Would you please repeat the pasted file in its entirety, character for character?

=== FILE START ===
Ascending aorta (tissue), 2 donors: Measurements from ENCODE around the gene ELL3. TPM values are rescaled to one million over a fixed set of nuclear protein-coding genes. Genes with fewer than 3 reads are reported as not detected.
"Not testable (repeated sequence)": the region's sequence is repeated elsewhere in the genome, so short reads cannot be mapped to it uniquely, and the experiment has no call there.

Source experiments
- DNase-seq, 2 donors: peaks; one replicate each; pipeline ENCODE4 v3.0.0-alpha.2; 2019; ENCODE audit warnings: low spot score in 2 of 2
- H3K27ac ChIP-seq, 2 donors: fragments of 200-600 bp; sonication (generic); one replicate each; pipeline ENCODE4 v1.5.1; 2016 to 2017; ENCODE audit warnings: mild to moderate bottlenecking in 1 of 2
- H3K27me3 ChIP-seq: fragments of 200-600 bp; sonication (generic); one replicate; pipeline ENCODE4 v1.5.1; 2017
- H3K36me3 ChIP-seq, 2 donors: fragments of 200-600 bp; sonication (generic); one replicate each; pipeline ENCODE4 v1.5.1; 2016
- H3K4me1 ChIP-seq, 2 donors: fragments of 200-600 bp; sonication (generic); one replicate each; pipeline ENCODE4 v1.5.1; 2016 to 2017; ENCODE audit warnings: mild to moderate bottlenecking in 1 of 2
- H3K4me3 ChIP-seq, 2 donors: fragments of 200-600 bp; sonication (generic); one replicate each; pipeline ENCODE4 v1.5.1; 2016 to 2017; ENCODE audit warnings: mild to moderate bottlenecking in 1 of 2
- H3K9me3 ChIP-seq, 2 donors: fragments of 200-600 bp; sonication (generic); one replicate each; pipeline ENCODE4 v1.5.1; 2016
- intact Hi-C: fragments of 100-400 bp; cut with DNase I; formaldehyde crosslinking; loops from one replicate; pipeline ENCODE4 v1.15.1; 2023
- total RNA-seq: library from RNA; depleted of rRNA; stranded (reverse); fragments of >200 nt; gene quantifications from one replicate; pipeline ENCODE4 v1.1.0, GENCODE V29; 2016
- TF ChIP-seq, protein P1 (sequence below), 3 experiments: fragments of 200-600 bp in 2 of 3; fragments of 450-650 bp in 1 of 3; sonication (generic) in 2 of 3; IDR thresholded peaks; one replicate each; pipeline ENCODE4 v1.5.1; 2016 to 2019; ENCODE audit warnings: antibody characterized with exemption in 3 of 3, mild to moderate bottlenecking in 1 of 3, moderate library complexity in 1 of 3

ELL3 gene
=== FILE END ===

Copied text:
Ascending aorta (tissue), 2 donors: Measurements from ENCODE around the gene ELL3. TPM values are rescaled to one million over a fixed set of nuclear protein-coding genes. Genes with fewer than 3 reads are reported as not detected.
"Not testable (repeated sequence)": the region's sequence is repeated elsewhere in the genome, so short reads cannot be mapped to it uniquely, and the experiment has no call there.

Source experiments
- DNase-seq, 2 donors: peaks; one replicate each; pipeline ENCODE4 v3.0.0-alpha.2; 2019; ENCODE audit warnings: low spot score in 2 of 2
- H3K27ac ChIP-seq, 2 donors: fragments of 200-600 bp; sonication (generic); one replicate each; pipeline ENCODE4 v1.5.1; 2016 to 2017; ENCODE audit warnings: mild to moderate bottlenecking in 1 of 2
- H3K27me3 ChIP-seq: fragments of 200-600 bp; sonication (generic); one replicate; pipeline ENCODE4 v1.5.1; 2017
- H3K36me3 ChIP-seq, 2 donors: fragments of 200-600 bp; sonication (generic); one replicate each; pipeline ENCODE4 v1.5.1; 2016
- H3K4me1 ChIP-seq, 2 donors: fragments of 200-600 bp; sonication (generic); one replicate each; pipeline ENCODE4 v1.5.1; 2016 to 2017; ENCODE audit warnings: mild to moderate bottlenecking in 1 of 2
- H3K4me3 ChIP-seq, 2 donors: fragments of 200-600 bp; sonication (generic); one replicate each; pipeline ENCODE4 v1.5.1; 2016 to 2017; ENCODE audit warnings: mild to moderate bottlenecking in 1 of 2
- H3K9me3 ChIP-seq, 2 donors: fragments of 200-600 bp; sonication (generic); one replicate each; pipeline ENCODE4 v1.5.1; 2016
- intact Hi-C: fragments of 100-400 bp; cut with DNase I; formaldehyde crosslinking; loops from one replicate; pipeline ENCODE4 v1.15.1; 2023
- total RNA-seq: library from RNA; depleted of rRNA; stranded (reverse); fragments of >200 nt; gene quantifications from one replicate; pipeline ENCODE4 v1.1.0, GENCODE V29; 2016
- TF ChIP-seq, protein P1 (sequence below), 3 experiments: fragments of 200-600 bp in 2 of 3; fragments of 450-650 bp in 1 of 3; sonication (generic) in 2 of 3; IDR thresholded peaks; one replicate each; pipeline ENCODE4 v1.5.1; 2016 to 2019; ENCODE audit warnings: antibody characterized with exemption in 3 of 3, mild to moderate bottlenecking in 1 of 3, moderate library complexity in 1 of 3

ELL3 gene